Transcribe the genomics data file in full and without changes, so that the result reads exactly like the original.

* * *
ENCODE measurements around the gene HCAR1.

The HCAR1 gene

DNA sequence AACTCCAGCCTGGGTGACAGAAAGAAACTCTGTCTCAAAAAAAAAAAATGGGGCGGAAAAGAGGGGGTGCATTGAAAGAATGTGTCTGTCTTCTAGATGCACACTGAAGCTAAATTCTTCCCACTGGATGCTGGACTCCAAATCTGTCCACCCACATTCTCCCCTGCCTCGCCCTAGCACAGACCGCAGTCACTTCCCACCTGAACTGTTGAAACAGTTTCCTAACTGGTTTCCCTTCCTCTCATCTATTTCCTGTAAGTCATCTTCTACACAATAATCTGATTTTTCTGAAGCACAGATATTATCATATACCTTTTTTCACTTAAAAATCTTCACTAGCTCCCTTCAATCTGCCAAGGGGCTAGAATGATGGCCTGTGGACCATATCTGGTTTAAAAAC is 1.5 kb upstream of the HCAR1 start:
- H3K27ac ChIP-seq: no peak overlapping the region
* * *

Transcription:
ENCODE measurements around the gene HCAR1.

The HCAR1 gene

DNA sequence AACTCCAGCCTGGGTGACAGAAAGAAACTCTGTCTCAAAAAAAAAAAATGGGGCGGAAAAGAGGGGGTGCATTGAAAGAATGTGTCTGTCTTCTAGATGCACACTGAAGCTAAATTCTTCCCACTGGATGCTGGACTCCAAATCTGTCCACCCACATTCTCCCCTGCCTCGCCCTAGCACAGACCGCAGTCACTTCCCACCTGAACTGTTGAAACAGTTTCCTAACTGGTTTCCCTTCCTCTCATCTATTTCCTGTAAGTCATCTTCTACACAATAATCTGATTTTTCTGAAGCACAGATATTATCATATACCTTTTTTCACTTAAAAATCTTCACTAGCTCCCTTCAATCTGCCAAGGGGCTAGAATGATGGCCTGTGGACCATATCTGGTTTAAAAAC is 1.5 kb upstream of the HCAR1 start:
- H3K27ac ChIP-seq: no peak overlapping the region